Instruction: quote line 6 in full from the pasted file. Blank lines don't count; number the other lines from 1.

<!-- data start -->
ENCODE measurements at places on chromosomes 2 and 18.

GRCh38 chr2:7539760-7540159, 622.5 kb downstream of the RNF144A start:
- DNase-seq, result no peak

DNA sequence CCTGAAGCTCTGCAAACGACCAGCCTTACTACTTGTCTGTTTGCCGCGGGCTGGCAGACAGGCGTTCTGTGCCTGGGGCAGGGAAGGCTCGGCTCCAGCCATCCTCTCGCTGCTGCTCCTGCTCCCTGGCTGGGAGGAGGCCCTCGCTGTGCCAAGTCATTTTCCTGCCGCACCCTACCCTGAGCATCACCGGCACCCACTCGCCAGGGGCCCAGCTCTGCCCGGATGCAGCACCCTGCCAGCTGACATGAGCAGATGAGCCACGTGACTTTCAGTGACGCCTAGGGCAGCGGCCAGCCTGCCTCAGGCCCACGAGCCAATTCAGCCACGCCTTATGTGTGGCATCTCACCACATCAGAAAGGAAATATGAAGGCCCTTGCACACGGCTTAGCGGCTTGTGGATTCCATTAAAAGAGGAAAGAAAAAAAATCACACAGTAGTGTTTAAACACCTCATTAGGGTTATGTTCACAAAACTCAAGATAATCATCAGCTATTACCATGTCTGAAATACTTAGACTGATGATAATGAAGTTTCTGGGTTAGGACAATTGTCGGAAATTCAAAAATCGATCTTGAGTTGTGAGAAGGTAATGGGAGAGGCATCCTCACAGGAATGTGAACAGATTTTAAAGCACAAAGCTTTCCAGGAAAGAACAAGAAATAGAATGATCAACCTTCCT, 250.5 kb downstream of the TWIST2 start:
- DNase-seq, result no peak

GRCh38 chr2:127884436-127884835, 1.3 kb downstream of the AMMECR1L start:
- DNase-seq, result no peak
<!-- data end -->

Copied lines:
GRCh38 chr2:127884436-127884835, 1.3 kb downstream of the AMMECR1L start: